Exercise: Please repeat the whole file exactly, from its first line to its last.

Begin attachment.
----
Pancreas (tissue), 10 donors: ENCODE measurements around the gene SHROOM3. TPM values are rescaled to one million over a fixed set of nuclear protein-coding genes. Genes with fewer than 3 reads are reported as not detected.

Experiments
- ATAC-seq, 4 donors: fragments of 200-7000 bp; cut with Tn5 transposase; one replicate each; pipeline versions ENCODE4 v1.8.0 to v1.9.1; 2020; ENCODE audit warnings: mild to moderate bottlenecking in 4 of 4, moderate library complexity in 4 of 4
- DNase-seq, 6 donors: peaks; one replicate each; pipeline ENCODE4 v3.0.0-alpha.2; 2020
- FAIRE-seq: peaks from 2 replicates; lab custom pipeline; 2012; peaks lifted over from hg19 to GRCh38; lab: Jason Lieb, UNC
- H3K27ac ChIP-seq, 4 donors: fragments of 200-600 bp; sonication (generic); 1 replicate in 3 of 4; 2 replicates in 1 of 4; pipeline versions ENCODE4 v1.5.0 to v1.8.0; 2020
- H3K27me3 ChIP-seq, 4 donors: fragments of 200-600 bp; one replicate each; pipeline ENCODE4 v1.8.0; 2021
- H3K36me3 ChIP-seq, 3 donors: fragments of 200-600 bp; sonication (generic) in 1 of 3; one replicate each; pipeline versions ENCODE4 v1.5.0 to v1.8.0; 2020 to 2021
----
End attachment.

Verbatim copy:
Pancreas (tissue), 10 donors: ENCODE measurements around the gene SHROOM3. TPM values are rescaled to one million over a fixed set of nuclear protein-coding genes. Genes with fewer than 3 reads are reported as not detected.

Experiments
- ATAC-seq, 4 donors: fragments of 200-7000 bp; cut with Tn5 transposase; one replicate each; pipeline versions ENCODE4 v1.8.0 to v1.9.1; 2020; ENCODE audit warnings: mild to moderate bottlenecking in 4 of 4, moderate library complexity in 4 of 4
- DNase-seq, 6 donors: peaks; one replicate each; pipeline ENCODE4 v3.0.0-alpha.2; 2020
- FAIRE-seq: peaks from 2 replicates; lab custom pipeline; 2012; peaks lifted over from hg19 to GRCh38; lab: Jason Lieb, UNC
- H3K27ac ChIP-seq, 4 donors: fragments of 200-600 bp; sonication (generic); 1 replicate in 3 of 4; 2 replicates in 1 of 4; pipeline versions ENCODE4 v1.5.0 to v1.8.0; 2020
- H3K27me3 ChIP-seq, 4 donors: fragments of 200-600 bp; one replicate each; pipeline ENCODE4 v1.8.0; 2021
- H3K36me3 ChIP-seq, 3 donors: fragments of 200-600 bp; sonication (generic) in 1 of 3; one replicate each; pipeline versions ENCODE4 v1.5.0 to v1.8.0; 2020 to 2021